"I had no special interest in the Book of Mormon before going on my mission. Then I imbibed the living waters of Polynesian tradition—about Hagoth. In New Zealand, members had been taught by generations of mission presidents and missionaries that they descend from Hagoth. Everyone pointed to the Book of Mormon. In the Cook Islands, where I was assigned, people were so new in the Church of Jesus Christ of Latter-day Saints in 1947 that they didn't really know enough to think any complicated thoughts, and the Book of Mormon wasn't translated into their language. So we had to answer their questions at a basic level. I guess that activity made me somewhat interested. Furthermore, while I was there, Thor Heyerdahl was on his raft Kon-Tiki going from Peru to the Society Islands. As a matter of fact, where I was serving there was a very odd American who was a ham radio operator. He invited us once to come to his home while he was trying to make radio contact with the raft Kon-Tiki. He was unsuccessful that night, but for me it was a moment of contemplation about oceanic crossings."

- John Sorenson, 2002

Mesoamerican apologetics
Mesoamerican (or limited geography) apologists shun popular LDS views of the scale of the Book of Mormon story in New World prehistory. Overwhelming scientific evidence that American Indians are essentially all descended from Siberian ancestors and have lived in the Americas for over 15,000 years has led many apologists to shrink the Book of Mormon geography to limited territories in Mesoamerica. In this theory, championed by John Sorenson and his followers at the Neal A. Maxwell Institute, the small band of Lehite colonists encountered and then assumed leadership over native populations immediately after their arrival in the New World. Consequently, they now argue that the Lehites and Mulekites made an undetectable contribution to the American Indian gene pool, or what genes they did contribute have been diluted away.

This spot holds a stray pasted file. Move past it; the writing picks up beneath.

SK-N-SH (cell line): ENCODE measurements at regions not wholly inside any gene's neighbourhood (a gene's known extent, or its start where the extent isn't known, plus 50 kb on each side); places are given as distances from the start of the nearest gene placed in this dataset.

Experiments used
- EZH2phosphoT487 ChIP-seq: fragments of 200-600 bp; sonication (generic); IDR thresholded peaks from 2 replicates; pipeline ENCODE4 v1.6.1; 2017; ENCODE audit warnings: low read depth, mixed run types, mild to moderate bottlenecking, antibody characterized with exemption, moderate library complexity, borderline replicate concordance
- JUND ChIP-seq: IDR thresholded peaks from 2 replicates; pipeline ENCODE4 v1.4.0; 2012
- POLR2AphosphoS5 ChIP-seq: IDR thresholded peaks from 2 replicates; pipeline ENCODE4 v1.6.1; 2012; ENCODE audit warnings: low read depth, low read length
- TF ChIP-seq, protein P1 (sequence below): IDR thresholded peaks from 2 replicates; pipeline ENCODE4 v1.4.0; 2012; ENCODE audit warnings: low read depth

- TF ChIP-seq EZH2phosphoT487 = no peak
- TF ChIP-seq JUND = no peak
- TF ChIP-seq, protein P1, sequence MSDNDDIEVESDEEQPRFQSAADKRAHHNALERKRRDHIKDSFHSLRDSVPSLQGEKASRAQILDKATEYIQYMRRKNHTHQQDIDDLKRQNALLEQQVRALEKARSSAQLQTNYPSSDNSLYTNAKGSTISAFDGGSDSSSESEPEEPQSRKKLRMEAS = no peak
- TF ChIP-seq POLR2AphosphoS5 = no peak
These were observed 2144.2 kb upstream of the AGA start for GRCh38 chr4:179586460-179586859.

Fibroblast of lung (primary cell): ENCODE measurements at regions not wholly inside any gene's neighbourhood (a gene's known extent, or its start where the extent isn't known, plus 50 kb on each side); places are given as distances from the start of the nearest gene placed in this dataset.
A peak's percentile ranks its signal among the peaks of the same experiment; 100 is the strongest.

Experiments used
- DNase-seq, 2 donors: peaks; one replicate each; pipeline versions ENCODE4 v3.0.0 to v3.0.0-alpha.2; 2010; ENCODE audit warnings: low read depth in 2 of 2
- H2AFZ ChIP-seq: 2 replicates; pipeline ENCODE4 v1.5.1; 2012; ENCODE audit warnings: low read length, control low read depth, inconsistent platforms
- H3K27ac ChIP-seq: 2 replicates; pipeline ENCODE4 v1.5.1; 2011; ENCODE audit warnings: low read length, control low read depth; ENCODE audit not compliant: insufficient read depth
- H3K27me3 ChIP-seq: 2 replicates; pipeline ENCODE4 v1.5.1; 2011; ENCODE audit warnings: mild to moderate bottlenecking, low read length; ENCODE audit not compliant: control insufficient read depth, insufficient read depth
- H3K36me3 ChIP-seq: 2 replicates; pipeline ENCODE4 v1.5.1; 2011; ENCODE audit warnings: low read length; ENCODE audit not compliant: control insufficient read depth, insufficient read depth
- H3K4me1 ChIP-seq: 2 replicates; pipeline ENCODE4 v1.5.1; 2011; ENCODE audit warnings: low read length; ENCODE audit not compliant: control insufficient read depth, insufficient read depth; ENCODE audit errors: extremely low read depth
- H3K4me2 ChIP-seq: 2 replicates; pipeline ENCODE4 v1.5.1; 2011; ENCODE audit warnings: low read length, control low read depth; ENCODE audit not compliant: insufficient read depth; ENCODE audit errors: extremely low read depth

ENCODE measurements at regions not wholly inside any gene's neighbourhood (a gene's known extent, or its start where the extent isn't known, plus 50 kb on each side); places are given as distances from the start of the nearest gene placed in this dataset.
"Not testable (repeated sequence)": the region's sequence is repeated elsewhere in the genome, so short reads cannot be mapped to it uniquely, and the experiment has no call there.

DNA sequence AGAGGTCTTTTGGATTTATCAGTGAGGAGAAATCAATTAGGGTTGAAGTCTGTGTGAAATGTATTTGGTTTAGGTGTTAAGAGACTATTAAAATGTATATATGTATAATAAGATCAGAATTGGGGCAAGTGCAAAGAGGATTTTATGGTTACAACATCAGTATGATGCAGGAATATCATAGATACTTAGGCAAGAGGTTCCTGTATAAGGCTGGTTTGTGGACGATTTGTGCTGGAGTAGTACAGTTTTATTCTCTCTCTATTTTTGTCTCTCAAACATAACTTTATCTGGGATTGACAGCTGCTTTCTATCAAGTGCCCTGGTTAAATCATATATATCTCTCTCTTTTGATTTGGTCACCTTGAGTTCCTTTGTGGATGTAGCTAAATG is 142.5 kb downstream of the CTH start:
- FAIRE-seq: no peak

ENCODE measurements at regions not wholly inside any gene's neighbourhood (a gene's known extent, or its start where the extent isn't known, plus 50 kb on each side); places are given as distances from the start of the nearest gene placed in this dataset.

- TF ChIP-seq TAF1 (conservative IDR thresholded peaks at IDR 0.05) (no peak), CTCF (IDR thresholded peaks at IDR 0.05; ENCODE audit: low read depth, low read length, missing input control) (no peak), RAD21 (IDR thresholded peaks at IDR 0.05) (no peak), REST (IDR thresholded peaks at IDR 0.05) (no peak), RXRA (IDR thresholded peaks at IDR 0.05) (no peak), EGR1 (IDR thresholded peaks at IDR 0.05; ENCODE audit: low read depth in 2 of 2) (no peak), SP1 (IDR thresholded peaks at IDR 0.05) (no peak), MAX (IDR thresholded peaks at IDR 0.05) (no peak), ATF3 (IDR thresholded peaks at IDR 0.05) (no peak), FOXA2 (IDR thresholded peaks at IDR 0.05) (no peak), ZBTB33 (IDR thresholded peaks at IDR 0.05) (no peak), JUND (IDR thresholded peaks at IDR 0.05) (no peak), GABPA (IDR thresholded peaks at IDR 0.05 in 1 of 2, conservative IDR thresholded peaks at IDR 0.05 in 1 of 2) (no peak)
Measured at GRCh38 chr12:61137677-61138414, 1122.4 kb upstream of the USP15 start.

The limited geography model creates acute challenges for Mormons who understand the Book of Mormon as it is plainly written, a problem exacerbated  by the fact that other LDS scripture supports this plain understanding. The God speaking to Joseph Smith in LDS scripture frequently referred to American Indians in North America as the Lamanites (See Doctrine and Covenants 28:8-9, 14; 30:6; 32:2; 54:8). The model raises some immediately obvious questions. If the book's narrative took place in Mesoamerica how did the plates get to the Hill Cumorah which lies 3,000km to the north in New York state? Why does the Book of Mormon never mention the multitudes of indigenous people who inhabited Mesoamerican civilisations that greeted the Lehites? Surely they must have almost immediately encountered them. 

Arguably, the most significant challenge created by the DNA evidence is that it has placed severe limits on the scale of any Lehite infusion into Mesoamerica. The most we can say about the Lehites (and Mulekites and Jaredites) is that they left essentially no genetic trace. Despite DNA testing of almost two thousand Mesoamericans, Israelite DNA has escaped detection. Some limited geography apologists have now conceded that the DNA of Native Americans is overwhelming Asian and that Israelite DNA hasn't been found in the New World

The admission that the Lehites were vastly outnumbered by surrounding Native Americans flies in the face of widely held views about the Book of Mormon. Since there is no mention of any people in the Book of Mormon who's origin isn't the Middle East, most Mormons have assumed that the continent was vacant when Lehi arrived. 
Wherefore, I, Lehi, prophesy according to the workings of the Spirit which is in me, that there shall none come into this land save they shall be brought by the hand of the Lord.